Coach K said in mid-December that his team was still evolving. He praised inside players Shelden Williams and Shavlik Randolph for their improvement. He said freshman Luol Deng is learning well, but that he's not yet playing instinctively.
(Deng is) such a serious student, Krzyzewski said. He's thinking all the time about what to do, rather than just do what comes naturally.
Duke also needs to extend its bench. Coach K recently had individual meetings with senior forward Nick Horvath and sophomore wing Lee Melchionni, who have seldom played this season. When those two are playing well, the Blue Devils have a very strong nine-man rotation. Without them, and in the aftermath of Michael Thompson's midseason transfer, Duke goes only seven deep. With some of those seven struggling .
We just have nine (scholarship) guys. We need them, Krzyzewski said. They'll get their chance.
Krzyzewski said he had met briefly three times with new football coach Ted Roof.
You can see his passion, Coach K said. I hope he does well. I hope he hires a dynamite staff.
Recruiting Plan Bolstered Roof
Nothing had been made official at press time, but Roof reportedly dumped all of his offensive assistants except Fred Chatham. That would mean coordinator and quarterbacks coach Jim Pry, veteran line coach Rich McGeorge, wide receivers coach Aubrey Hill and tight ends coach Louis Clyburn, a former Duke player.
In mid-December, all of the defensive assistants who worked with Roof for two years were still around: eighth-year defensive line coach Scott Brown, seventh-year inside linebackers coach Brad Sherrod (another former Duke player) and first-year outside linebackers/special teams coach Don Yanowsky. Roof handled the defensive backs this season, in addition to his role as defensive coordinator.
The big surprise, if he survives the transition, is Chatham, a North Carolina graduate who has been at Duke for 15 years and has worked under head coaches Steve Spurrier, Barry Wilson, Fred Goldsmith and Carl Franks.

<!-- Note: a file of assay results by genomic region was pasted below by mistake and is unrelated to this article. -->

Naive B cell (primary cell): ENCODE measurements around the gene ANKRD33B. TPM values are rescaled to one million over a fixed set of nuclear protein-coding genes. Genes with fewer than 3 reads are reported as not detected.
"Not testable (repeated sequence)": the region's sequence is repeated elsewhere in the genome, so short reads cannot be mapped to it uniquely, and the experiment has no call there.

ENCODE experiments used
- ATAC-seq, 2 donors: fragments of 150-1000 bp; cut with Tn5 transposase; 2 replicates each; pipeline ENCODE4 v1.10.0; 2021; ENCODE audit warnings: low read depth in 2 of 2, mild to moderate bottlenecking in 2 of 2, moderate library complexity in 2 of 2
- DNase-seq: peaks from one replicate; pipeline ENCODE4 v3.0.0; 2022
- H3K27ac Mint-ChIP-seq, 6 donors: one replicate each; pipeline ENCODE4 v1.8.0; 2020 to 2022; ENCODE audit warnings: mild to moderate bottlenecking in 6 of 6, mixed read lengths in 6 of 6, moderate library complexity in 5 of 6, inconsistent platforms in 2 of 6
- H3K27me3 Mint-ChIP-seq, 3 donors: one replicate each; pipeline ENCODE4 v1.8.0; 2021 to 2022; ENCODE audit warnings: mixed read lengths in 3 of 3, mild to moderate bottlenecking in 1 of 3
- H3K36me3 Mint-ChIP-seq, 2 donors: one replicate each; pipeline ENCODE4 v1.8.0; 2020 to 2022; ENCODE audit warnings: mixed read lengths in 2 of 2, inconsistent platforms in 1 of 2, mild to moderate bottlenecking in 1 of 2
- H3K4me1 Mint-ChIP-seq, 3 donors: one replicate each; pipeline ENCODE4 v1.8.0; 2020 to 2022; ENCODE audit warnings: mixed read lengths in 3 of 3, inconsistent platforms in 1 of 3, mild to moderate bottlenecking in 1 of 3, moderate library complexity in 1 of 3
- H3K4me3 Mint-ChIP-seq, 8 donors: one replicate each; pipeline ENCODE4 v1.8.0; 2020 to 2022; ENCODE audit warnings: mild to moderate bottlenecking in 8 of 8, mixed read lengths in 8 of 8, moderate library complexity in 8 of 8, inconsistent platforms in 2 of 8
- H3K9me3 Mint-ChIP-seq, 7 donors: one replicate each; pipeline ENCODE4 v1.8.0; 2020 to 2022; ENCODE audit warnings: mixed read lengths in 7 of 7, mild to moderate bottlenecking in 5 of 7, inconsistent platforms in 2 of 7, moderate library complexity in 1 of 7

Chatham coaches the running backs and has been the recruiting coordinator. One of the pluses Roof had in his job interview was a plan to completely revise recruiting, including getting an early start with sophomores, something the school hadn't done in the past. In fact, Roof may not have anyone with the recruiting coordinator label.
Ted will be in charge of recruiting, Duke athletic director Joe Alleva said on the day he announced the hire.
Included among Duke's first eight commitments this year were five prospects from Georgia, a talent-rich state that also has a lot of players with solid academic credentials. All five were recruited by Roof, a Peach State native who played and coached at Georgia Tech.
Obviously, in a league that will be strengthened by the additions of Miami and Virginia Tech next season both will be in Duke's division the Blue Devils will have to recruit far better than they've done in the past.
One early December commitment, Baltimore lineman Cameron Goldberg, picked Duke over scholarship offers from two other prestigious universities (California, Stanford) located much farther away from his home. That's exactly the kind of development that didn't happen often enough under Franks, who missed an alarmingly large number of outstanding student-athletes from the East Coast to Cal, Northwestern, Stanford or Vanderbilt.
Roof certainly has the positive, high-energy temperament of most successful recruiters, and he will not use Duke's stiff academics as an issue. One big key will be if the Blue Devils can establish relationships with players at an earlier stage of high school.
If they want an education and they can play, we'll go after them, Roof said when he took the job. There are enough good students who are good football players. We just have to find them earlier, before other schools have gotten a head start.
Alleva, who said improved recruiting is the only answer to Duke's traditional football woes, insisted that the personnel and money needed to get the job done will be made available to Roof and his staff.